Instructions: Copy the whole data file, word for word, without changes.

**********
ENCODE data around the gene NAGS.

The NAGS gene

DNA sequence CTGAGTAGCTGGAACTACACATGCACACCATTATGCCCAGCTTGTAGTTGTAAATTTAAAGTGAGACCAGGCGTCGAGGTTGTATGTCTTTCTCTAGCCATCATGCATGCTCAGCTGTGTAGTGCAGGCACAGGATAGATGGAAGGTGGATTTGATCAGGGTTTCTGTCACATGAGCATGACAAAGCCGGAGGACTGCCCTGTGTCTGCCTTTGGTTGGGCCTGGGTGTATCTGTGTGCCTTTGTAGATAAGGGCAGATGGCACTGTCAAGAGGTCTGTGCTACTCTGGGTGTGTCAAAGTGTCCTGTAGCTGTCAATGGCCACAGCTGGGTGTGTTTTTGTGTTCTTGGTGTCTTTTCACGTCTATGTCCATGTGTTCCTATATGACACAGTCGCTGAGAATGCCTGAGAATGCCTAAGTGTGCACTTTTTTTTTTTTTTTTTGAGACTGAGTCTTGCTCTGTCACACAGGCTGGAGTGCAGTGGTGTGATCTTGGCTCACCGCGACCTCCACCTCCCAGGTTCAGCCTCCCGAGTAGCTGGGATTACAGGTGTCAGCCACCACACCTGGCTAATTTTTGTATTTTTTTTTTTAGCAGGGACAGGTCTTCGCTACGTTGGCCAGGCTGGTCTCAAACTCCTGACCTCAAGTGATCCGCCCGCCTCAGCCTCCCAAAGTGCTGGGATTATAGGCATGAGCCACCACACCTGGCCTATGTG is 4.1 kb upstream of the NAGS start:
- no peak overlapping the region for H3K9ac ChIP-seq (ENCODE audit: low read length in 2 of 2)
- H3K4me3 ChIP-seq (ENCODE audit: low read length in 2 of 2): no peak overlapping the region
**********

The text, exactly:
ENCODE data around the gene NAGS.

The NAGS gene

DNA sequence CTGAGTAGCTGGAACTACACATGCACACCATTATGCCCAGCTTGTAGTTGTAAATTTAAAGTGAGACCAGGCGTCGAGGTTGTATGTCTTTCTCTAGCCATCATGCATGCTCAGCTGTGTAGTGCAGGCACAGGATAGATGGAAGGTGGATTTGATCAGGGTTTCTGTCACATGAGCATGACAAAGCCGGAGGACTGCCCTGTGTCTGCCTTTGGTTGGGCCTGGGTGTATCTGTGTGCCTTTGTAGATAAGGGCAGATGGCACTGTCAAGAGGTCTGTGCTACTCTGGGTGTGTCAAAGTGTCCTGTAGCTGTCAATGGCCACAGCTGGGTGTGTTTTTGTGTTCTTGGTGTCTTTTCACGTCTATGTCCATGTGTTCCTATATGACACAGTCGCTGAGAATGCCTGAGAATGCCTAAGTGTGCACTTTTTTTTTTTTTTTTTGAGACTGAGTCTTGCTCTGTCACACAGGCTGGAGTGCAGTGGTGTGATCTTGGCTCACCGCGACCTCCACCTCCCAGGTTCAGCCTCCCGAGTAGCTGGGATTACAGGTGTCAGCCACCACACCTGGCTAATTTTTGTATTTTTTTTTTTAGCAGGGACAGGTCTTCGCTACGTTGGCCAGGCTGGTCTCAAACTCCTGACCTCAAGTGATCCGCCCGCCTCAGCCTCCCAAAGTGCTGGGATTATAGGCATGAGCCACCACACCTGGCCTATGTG is 4.1 kb upstream of the NAGS start:
- no peak overlapping the region for H3K9ac ChIP-seq (ENCODE audit: low read length in 2 of 2)
- H3K4me3 ChIP-seq (ENCODE audit: low read length in 2 of 2): no peak overlapping the region